December 7th, 2011
Release length: 52:56
With Black Skies, one of the main features towards the group’s darker sound is that the audio sounds rather raw. This allows the louder bass to come through against the deeper guitar distortion, all coming through pretty heavy with the muddy audio quality. This also allows the material to tackle more of a passionate Blues influence when need be, making it all feel more like it comes from the soul, as well as allows the groove from the Sludge Metal to really shine through. The bass kicks are almost indescernable from the snares, both sharing a general lower tone, though the snares are obviously louder while the other part is just a little deeper, and also masked by them due to the volume levels. The cymbols do ring through nicely though, though still feeling a bit further in the mix with the snares really overpowering them, and even the guitar. The vocals here vary from male to female, though the latter are being shouted in the background and are more supporting against the deeper, rhaspy male leads that, at times, can also be clean singing in the most uninspired, out of tune way you can hope for, such as during “Earth Choker.” At least, that’s how they seem to come through, and it could be the latter as the more dominant performance since it’s so hard to tell with how low they are in the mix. Unfortunately, while the muddy sound works well, the raw approach doesn’t really help out too much. It does make On the Wings of Time feel a little bleaker, but it causes the recording to sound like it’s missing something despite how rich it all does end up at times.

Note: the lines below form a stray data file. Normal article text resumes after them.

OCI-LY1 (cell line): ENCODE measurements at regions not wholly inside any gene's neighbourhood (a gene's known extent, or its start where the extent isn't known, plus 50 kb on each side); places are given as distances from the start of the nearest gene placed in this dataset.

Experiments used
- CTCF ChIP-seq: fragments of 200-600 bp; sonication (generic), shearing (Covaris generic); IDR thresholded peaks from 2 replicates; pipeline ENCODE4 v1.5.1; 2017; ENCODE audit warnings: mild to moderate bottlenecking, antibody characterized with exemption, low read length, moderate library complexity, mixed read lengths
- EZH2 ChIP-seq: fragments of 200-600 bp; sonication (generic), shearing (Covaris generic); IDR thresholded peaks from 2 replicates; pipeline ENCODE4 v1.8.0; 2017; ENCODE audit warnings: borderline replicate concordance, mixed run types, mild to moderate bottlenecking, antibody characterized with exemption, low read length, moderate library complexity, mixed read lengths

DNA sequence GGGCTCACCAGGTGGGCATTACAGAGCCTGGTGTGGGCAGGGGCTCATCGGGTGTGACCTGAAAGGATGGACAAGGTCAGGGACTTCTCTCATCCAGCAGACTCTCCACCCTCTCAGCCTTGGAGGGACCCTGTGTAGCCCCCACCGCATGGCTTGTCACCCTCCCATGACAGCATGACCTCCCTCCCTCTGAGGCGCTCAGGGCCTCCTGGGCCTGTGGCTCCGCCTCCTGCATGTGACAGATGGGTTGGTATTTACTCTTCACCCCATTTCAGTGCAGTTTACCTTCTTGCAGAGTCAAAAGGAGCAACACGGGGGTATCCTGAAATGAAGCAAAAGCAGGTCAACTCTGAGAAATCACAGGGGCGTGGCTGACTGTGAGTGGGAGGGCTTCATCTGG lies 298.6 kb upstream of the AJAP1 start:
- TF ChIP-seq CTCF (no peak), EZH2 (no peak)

And that’s something you’ll pick up on right away. “Rebirth” kicks the album off with a somewhat empty sounding start that tackles a mid-tempo pace and rougher audio sound. Unfortunately that leaves the song to feel rather bland at the start, not really having much of an impact on the listener. The track does gradually build up as you progress through it, allowing the music to become a little faster, as well as richer and just all around heavier. “Darkness & Disguise” starts off the way “Rebirth” ends though, and it works in the band’s favor. There are plenty of moments where the drums and bass fill the music, but also lay off a bit for passages that work to bridge the richer moments. This allows some of the stronger guitar work to become more out in the open, allowing the listener to appreciate that aspect more then anything else here. There’s a good amount of songs that hit around the five, five and a half minute mark, but there’s something that really push the track length concept well past that. Surprisingly, some of these are executed well. “The Other Side of the Mountain” does have a strong atmosphere to it that you cannot deny feels like it wanders along an epic story-telling approach of some early Heavy Metal acts mixed with the Sludge environment and muddy sound. Acts like High on Fire, or even some early Mastodon would be a good reference point to some of the ideas with this track, as well as others that have longer lengths.